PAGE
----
A ghost town called K Street

    The canyon is
    deserted and motionless, except for a chill wind whipping in from the
    west that is sending a few stray tumbleweeds tumbling along the valley
    bottom.

    The tumbleweeds are bouncing along the concrete canyon floor, along the
    double-yellow line up the middle, across the empty crosswalks _ a
    desolate journey witnessed only by the canyon’s glass-and-steel walls.

    Today this lifeless canyon is surely nature’s most unnatural place. But
    once it teemed with life forms. It was known as K Street, and its
    inhabitants were cunning and resourceful predators _ a species known as
    “lobbyists.”

    Back then, K Street was Washington’s Factory Row.
    Behind those glass-and-steel walls were sweatshops where overpaid
    lawyers worked ungodly hours churning out Washington’s only
    manufactured product: Loopholes.

    Then, faster than you could say
    “Jack Abramoff,” Darwinism happened. It began when bright lights were
    shined up and down K Street. Some claimed the news media shined them,
    others say federal prosecutors did it first. But the key is that
    lobbyists are light-sensitive creatures _ as are those in a related
    phylum known as “congressmen” (see also: congresswomen, senators,
    presidential aides, Cabinet officials, et al.).

    When the bright
    lights were turned on, K Street’s machines were turned off. From inside
    the inner sancta of K Street’s glass-and-steel walls _ from inside the
    factories, fine restaurants and watering holes _ lobbyists and
    politicians came running out. They used their upper extremities to
    cover their faces _ perhaps to shield their eyes from the light,
    perhaps to shield their identities from your eyes.

    Then they
    were out of sight. Senators and congresspersons fled to their safe
    harbors on Capitol Hill. They began pumping out press releases
    proclaiming shock and outrage at the misbehavior of the lobbyists and
    proposing all sorts of reforms they guaranteed would make it impossible
    for lobbyists to do again what they’d always done.

    With one
    exception: While members of Congress proclaimed newfound zeal to ban
    the lobbyists from buying or renting them by wining or dining or
    junketing them to fun-in-the-sun places, they continue to let answer
    their telephones. Which means congressional Republicans and Democrats
    can continue their daily ritual: Dialing for dollars.

    So
    senators and congresspersons continued telephoning lobbyists from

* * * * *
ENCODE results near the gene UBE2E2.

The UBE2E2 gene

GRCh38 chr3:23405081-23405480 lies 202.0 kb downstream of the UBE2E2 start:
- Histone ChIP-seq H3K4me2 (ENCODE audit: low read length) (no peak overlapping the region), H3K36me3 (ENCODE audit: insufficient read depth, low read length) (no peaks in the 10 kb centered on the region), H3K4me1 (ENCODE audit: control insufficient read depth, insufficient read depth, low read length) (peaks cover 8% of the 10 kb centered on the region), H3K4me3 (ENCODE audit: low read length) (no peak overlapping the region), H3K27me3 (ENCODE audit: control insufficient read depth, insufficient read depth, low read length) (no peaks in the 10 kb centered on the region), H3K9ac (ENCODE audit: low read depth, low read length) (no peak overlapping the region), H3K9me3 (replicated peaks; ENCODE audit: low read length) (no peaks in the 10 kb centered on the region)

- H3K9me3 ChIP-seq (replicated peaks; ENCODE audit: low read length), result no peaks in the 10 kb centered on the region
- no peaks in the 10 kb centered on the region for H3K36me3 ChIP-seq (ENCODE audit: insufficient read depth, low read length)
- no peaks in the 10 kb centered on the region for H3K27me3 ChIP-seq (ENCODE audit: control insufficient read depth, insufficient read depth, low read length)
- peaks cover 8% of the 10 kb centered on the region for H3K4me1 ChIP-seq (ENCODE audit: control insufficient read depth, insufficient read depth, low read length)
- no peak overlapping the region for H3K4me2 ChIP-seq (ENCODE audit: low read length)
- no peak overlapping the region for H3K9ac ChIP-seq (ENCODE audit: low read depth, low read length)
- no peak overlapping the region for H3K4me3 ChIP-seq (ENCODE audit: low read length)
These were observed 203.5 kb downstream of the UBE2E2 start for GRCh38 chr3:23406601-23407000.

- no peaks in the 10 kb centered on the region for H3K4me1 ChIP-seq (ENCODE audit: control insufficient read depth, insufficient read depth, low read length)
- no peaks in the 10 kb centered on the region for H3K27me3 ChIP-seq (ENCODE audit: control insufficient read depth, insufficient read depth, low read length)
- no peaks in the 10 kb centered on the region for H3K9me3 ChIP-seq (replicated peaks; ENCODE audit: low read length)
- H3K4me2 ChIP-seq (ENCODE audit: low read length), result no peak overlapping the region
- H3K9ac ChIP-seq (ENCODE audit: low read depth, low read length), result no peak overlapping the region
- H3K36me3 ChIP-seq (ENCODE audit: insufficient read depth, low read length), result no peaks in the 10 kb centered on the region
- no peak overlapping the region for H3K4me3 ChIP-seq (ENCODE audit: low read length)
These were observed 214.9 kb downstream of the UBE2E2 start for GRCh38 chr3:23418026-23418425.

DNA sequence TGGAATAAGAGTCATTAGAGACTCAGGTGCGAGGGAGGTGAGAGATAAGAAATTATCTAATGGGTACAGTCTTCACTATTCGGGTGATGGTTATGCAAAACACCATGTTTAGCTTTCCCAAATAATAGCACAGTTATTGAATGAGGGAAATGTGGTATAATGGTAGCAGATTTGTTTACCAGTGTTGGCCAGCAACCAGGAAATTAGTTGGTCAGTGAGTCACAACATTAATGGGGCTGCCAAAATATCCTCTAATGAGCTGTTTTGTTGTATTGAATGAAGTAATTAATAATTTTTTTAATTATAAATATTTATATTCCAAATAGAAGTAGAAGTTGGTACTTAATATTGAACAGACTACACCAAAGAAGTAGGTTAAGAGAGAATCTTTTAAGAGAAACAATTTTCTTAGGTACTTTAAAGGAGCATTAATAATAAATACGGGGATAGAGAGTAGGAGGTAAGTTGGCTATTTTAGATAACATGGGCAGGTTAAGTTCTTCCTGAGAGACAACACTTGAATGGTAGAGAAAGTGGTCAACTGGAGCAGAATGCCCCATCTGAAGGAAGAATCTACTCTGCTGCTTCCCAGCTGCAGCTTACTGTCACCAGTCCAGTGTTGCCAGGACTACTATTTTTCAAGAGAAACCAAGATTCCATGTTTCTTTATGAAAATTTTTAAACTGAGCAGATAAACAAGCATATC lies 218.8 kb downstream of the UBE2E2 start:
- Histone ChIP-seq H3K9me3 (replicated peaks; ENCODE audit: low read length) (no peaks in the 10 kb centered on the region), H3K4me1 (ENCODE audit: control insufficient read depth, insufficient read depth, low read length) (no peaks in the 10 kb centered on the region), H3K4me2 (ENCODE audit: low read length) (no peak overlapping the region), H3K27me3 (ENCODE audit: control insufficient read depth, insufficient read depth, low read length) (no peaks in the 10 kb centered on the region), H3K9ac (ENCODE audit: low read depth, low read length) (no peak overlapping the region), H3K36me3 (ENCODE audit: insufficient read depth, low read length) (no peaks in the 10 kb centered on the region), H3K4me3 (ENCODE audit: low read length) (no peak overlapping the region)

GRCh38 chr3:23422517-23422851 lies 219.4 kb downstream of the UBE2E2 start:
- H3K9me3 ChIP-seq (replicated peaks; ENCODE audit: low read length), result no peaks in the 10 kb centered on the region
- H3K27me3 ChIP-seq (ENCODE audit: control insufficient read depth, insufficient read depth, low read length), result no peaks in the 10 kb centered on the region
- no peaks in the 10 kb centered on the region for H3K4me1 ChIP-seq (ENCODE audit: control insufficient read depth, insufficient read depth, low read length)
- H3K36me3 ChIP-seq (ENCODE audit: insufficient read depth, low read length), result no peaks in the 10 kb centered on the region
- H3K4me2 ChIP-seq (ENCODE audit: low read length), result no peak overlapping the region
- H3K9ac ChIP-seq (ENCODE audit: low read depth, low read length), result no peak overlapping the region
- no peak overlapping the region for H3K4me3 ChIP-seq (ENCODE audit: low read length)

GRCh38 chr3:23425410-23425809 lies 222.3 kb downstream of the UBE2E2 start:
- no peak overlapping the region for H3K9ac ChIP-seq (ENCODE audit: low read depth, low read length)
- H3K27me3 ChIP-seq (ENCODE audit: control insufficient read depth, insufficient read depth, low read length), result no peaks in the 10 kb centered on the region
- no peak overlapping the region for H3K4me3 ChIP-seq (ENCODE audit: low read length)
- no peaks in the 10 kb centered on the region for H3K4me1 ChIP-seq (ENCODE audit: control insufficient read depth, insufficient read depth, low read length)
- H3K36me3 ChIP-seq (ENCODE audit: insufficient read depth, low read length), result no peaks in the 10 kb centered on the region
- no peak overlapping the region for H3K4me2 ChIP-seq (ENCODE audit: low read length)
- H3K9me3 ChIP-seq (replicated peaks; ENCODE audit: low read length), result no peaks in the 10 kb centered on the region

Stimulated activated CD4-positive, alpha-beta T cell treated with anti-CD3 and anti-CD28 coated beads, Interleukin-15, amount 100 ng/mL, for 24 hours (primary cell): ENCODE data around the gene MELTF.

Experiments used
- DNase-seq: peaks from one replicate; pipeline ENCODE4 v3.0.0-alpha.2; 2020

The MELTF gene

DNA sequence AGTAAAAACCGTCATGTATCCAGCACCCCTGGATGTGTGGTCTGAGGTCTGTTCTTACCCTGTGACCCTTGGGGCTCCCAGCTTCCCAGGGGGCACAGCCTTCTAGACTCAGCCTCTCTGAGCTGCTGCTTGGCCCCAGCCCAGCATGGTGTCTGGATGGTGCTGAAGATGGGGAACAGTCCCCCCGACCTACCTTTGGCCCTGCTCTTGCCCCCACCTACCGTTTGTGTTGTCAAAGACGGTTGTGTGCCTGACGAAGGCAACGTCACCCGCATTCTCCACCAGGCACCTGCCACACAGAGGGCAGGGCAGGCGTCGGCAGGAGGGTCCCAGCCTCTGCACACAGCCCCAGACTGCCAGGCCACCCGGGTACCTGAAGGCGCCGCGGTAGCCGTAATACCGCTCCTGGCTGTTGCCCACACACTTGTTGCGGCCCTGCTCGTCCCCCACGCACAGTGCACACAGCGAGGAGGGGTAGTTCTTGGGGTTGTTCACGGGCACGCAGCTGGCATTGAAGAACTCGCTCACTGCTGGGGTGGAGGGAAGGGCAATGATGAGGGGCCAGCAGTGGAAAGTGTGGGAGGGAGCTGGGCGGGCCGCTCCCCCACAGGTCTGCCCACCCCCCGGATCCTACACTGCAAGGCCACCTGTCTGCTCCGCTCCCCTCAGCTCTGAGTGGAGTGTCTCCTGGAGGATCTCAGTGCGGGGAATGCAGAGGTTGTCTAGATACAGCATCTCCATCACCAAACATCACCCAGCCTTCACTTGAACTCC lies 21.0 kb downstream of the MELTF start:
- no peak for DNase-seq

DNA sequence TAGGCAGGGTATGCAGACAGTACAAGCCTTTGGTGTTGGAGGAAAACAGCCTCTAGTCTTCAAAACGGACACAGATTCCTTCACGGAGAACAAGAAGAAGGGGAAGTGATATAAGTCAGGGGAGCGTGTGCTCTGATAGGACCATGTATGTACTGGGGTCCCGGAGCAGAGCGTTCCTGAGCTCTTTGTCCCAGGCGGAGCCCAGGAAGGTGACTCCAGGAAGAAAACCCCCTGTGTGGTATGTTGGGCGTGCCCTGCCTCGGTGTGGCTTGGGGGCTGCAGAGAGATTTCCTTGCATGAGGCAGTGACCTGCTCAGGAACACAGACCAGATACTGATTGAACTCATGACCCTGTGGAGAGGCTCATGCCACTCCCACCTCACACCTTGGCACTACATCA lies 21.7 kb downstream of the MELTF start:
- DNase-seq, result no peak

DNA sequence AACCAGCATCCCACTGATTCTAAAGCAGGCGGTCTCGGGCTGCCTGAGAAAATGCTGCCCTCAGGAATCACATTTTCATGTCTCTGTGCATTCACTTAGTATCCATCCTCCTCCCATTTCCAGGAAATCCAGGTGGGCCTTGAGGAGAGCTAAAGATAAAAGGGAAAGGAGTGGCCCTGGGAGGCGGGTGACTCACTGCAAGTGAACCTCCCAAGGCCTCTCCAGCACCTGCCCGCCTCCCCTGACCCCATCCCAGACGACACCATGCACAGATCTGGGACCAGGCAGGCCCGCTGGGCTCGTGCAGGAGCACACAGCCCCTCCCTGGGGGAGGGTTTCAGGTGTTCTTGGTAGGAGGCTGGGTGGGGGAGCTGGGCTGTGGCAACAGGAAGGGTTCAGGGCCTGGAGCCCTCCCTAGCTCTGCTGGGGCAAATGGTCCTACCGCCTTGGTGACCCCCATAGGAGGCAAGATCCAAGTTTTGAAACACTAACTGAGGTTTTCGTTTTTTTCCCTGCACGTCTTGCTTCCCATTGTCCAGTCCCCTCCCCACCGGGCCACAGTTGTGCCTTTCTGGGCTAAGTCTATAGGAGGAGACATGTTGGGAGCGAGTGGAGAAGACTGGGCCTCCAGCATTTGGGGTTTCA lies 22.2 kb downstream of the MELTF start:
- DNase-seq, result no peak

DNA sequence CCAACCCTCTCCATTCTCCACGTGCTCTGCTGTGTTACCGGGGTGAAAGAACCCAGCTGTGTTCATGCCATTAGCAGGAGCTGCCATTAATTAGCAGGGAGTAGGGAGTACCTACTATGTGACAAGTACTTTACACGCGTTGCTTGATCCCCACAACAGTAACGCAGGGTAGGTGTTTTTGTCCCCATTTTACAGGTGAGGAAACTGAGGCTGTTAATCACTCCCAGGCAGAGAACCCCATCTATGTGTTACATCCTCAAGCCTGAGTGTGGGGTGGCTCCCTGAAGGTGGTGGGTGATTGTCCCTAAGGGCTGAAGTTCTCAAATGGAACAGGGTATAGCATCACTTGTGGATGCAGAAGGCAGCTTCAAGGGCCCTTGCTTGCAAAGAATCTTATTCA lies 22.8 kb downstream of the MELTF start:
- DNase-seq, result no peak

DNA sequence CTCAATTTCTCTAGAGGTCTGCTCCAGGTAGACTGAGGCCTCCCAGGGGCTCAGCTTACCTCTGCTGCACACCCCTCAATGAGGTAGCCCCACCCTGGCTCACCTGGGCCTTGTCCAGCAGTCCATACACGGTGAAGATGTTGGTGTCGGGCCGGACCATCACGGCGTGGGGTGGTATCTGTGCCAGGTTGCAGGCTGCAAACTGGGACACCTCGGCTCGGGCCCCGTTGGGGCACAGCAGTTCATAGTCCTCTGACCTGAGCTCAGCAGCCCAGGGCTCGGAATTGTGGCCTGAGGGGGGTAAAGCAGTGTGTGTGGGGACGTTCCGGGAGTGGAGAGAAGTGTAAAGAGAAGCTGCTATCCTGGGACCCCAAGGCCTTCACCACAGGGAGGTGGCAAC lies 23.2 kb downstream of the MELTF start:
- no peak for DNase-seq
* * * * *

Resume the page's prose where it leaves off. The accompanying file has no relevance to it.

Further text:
special interests regulated by committees on which they served _ and
    asking these lobbyists, whose fates they control, for thousands of
    dollars in campaign money. That’s right _ politicians who banned
    themselves from accepting a steak dinner from a lobbyist didn’t dare
    close the loophole that would prevent them from soliciting $5,000 for a
    primary election _ plus another $5,000 if they had a runoff, and
    another $5,000 for the general election. At the other end of the phone,
    lobbyists figured they had to pay this money to guarantee they’d get
    access to the senator or congressperson when an issue affecting their
    special interest was before the member’s committee that held the power
    to provide or end the special interest’s special privilege. Yes,
    members of Congress have often admitted that, at a minimum, they give
    special interests access in exchange for money.

    Which is why the
    news media need to start finally using the right word for this money:
    It is not a “contribution” _ it is an “investment.” A special interest
    invests money in a politician for the same reason it invests in
    anything _ because it expects a huge return on its investment.
    Political investments provide the biggest windfall profit of all. A few
    thousand dollars invested in an influential politician can reap
    hundreds of millions in profits in the form of subsidies, tax
    write-offs or deferrals or look-the-other-ways.

    That is why,
    long after Abramoff has departed the scene and Tom DeLay was derailed,
    Washington’s de facto legal solicitation of bribes remains legal.

    But you may be asking: If K Street is now desolate, populated only by
    tumbling tumbleweeds, who are the senators and congresspersons
    telephoning for their still-legal shakedown?

    Answer: They are
    calling the same lobbyists they always called. Being cunning and
    resourceful, the lobbyists figured K Street was giving them a bad name.
    So they moved on, to a higher-rent street even closer to the Capitol.
    We haven’t found them yet, but the members of Congress _ being equally
    cunning and resourceful _ have. So the game goes on.

    And that is
    what proves, beyond a doubt, that the survival of the lobbyists and
    politicians is a matter of Darwinism, not faith-based Intelligent
    Design. Clearly, both species thrived because they have the same
    survival-of-the-fittest instinct: Let us prey.

    (Martin Schram writes political analysis for Scripps Howard News Service. E-mail him at martin.schram(at)gmail.com.)